Youth is serving Chiefs in their secondary
With four rookie defensive backs in Super Bowl 57, one would believe the Kansas City Chiefs have concerns. Instead, the youngsters have become a strength.
George Bernard Shaw once said youth is wasted on the young.
Shaw never got to watch the 2022 Kansas City Chiefs secondary.
Last offseason, Chiefs general manager Brett Veach took a wrecking ball to his secondary. He watched safeties Tyrann Mathieu and Dan Sorensen leave in free agency. Despite wanting to retain cornerback Charvarius Ward, Kansas City lost his services to the San Francisco 49ers.
In response to these departures, the Chiefs signed safety Justin Reid to a three-year, $30 million deal. Then Veach did nothing until the draft.
On those three days in April, Veach and his team got busy.
Using additional draft capital acquired in the deal sending star receiver Tyreek Hill to the Miami Dolphins, the Chiefs traded up eight spots from No. 29 overall, selecting University of Washington corner Trent McDuffie. With his second pick of the second round, Veach again targeted the secondary, plucking strong safety Bryan Cook out of Cincinnati with the 62nd overall choice.
On Day 3, two more additions. Joshua Williams from Fayetteville State with pick No. 135. Then, in the seventh round, Veach used a choice initially owned by the rival Las Vegas Raiders to choose Washington State’s Jaylen Watson.
Exiting the draft, Kansas City believed it had an immediate starter in McDuffie, a rotational third safety in Cook, and a pair of developmental corners in Williams and Watson.
Instead, the Chiefs ended up finding four impact players as rookies. They’re the first team to arrive at the Super Bowl with four rookie defensive backs since the 1981 Niners, who rolled out safeties Ronnie Lott and Carlton Williamson, and corners Lynn Thomas and Eric Wright.
For Kansas City, the belief was its quartet of rookies would see time. But nobody saw this coming.
“It’s fair to say that,” Veach said. “I think we all high aspirations for Trent just given his background and obviously where he was drafted, we felt good about him. But the young guys, really since back in rookie minicamp and OTAs, they’ve done a tremendous job. That’s a huge tip of the cap to our coaching staff. … They’re playing their best ball when it matters most, and hopefully they’ve got one more game to show they can take this thing from start to finish.”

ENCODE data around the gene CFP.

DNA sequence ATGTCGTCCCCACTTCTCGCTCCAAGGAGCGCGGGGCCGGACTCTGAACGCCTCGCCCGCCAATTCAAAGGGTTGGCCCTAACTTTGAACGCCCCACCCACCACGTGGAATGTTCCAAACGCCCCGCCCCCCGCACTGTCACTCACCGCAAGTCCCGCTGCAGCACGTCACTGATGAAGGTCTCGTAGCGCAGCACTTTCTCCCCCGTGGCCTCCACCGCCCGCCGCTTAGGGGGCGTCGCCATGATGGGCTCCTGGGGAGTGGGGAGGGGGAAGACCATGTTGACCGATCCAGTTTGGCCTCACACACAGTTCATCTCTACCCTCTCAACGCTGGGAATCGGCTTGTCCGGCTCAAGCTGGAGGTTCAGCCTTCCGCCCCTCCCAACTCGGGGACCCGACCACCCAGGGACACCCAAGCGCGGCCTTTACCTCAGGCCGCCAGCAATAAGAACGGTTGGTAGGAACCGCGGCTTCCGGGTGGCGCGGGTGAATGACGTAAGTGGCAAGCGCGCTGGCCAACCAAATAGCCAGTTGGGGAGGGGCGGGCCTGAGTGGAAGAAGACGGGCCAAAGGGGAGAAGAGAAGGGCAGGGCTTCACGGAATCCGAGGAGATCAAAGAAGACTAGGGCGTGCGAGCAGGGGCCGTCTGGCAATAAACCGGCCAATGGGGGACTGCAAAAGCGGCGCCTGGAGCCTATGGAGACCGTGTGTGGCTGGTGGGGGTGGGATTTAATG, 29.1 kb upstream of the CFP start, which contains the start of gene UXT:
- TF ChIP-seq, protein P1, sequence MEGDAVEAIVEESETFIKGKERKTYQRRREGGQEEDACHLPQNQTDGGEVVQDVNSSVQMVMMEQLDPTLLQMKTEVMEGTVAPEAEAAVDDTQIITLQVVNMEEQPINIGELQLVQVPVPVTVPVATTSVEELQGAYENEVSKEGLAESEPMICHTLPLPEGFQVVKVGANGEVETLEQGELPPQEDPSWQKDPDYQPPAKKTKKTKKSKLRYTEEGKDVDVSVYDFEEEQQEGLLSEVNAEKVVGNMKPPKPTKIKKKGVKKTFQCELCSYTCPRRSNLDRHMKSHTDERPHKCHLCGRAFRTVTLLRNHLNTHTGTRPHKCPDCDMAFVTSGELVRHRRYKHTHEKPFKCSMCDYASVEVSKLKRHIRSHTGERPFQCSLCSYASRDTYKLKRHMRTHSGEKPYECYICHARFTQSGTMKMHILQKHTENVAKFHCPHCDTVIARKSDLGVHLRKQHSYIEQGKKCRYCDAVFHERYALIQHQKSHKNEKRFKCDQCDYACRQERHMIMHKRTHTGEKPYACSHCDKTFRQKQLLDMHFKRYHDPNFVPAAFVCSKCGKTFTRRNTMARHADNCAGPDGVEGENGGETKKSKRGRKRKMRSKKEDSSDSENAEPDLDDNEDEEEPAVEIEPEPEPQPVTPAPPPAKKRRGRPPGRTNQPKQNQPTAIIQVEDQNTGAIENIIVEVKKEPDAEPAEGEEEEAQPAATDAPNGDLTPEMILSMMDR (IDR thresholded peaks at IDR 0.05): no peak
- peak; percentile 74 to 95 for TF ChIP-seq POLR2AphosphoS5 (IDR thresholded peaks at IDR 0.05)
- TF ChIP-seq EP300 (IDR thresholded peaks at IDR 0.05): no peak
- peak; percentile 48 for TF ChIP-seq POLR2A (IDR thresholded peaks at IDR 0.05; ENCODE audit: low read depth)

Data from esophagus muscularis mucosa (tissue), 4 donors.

All told, the Kansas City rooks — or first-year vets as their coaches call them — have played a combined 2,415 snaps through Championship Sunday, led by McDuffie’s 808. Additionally, Cook, Williams and Watson have all been key special teams contributors, playing on coverage and return units.
While all four have been crucial in getting the Chiefs to their third Super Bowl in four years, the conversation must start with McDuffie.
After injuring his hamstring in Week 1 at Arizona, McDuffie missed the next seven games before returning in Week 10 against the Tennessee Titans. Since then, he’s seldom come off the field.
In the 12 games since McDuffie’s return, the Chiefs have played 730 defensive snaps. The first-rounder has played all but eight of them.
“That was my whole goal coming back,” McDuffie said. “… For me, it was making sure these vets understand that I’m here, and I’m here to help you.”
McDuffie’s presence has given coordinator Steve Spagnuolo ample freedom. With both L’Jarius Sneed and McDuffie able and willing to play both outside and in the nickel, the Chiefs can dictate matchups, playing both on the boundary in base, while playing one in the slot and one on the perimeter when in sub packages.